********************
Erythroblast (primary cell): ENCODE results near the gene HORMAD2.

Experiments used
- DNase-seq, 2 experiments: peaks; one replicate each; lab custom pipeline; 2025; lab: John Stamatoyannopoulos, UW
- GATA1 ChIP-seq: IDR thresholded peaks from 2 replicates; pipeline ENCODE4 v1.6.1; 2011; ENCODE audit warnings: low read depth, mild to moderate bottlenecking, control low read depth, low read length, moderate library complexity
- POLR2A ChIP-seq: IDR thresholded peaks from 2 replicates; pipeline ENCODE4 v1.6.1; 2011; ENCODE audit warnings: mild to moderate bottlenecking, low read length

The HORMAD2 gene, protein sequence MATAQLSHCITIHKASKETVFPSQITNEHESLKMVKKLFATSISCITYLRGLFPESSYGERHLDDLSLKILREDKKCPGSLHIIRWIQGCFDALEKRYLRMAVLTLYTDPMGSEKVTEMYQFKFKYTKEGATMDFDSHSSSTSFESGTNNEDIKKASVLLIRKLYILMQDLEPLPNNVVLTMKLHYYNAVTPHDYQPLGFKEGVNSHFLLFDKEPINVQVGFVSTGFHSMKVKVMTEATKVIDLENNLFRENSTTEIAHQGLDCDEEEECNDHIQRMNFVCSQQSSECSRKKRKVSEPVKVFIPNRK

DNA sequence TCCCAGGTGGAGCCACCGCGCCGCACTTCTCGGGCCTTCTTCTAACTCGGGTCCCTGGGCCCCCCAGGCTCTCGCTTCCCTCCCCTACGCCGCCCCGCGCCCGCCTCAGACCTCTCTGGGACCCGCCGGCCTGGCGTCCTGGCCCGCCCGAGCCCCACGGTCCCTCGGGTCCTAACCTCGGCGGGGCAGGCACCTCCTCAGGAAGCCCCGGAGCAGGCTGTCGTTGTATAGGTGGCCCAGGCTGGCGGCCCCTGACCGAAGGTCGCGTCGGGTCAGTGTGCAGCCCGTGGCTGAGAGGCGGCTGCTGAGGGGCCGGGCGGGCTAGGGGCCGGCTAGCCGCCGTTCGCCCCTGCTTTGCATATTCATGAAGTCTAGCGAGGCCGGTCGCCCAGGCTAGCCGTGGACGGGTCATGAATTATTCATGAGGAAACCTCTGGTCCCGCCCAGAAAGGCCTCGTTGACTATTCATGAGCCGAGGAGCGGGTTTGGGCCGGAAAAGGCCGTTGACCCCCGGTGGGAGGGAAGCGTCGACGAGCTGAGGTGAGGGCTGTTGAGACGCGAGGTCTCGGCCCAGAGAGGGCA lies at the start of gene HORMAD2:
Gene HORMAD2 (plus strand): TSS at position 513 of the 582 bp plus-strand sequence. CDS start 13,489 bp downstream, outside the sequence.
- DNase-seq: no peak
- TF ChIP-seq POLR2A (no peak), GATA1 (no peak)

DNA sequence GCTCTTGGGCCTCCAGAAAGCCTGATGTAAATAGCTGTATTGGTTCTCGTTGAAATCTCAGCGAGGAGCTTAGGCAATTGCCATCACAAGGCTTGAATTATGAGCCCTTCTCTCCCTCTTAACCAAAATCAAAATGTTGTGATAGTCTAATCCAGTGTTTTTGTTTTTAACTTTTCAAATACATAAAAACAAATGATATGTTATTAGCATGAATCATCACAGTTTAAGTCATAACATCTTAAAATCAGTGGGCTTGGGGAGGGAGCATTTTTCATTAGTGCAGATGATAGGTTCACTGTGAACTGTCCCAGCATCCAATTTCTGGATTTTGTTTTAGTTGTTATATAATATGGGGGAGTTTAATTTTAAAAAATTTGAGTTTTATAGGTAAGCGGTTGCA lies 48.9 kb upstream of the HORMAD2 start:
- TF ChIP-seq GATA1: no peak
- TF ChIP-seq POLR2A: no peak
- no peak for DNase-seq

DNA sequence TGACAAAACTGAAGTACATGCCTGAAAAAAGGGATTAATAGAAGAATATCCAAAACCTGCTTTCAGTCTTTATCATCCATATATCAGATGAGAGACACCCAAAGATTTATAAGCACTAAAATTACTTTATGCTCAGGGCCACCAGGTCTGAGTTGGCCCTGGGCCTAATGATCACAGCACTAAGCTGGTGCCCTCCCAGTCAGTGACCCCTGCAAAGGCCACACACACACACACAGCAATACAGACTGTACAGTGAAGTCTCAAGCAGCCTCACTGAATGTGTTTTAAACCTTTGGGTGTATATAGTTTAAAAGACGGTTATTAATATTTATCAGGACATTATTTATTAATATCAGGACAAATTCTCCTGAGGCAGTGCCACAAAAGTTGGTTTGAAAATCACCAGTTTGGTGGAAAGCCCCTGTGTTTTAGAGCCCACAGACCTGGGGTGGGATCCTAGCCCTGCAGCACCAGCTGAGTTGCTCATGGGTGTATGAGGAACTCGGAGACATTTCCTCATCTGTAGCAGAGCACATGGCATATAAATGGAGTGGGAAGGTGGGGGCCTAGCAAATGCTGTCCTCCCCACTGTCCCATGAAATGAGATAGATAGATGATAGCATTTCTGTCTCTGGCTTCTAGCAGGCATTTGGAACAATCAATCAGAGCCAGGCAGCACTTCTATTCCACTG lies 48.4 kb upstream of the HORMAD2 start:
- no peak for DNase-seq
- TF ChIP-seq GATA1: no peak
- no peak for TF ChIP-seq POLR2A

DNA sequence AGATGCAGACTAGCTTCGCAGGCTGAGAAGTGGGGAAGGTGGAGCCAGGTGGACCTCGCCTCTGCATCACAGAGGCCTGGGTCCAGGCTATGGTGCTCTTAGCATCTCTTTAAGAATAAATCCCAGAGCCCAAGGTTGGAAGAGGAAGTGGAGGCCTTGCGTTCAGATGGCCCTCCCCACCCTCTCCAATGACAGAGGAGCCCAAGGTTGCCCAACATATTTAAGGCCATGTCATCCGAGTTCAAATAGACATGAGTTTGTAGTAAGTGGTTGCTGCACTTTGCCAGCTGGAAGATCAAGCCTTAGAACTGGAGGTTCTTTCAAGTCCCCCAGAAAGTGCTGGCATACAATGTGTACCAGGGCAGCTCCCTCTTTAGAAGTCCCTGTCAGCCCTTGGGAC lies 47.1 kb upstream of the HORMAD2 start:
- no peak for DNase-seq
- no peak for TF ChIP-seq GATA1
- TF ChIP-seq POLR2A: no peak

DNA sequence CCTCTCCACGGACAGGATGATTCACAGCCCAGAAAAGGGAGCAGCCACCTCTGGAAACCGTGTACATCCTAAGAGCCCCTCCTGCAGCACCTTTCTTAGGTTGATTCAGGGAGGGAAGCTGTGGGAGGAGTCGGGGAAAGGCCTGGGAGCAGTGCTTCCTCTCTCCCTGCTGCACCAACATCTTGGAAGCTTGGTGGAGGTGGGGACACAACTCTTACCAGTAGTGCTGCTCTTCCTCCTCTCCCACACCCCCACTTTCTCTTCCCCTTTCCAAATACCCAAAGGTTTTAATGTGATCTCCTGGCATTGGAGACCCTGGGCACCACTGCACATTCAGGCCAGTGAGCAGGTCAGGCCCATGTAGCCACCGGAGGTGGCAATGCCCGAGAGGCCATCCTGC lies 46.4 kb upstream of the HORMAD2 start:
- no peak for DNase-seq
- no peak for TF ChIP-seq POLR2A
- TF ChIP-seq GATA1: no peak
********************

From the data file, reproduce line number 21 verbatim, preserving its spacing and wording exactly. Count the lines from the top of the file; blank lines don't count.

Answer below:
- no peak for TF ChIP-seq GATA1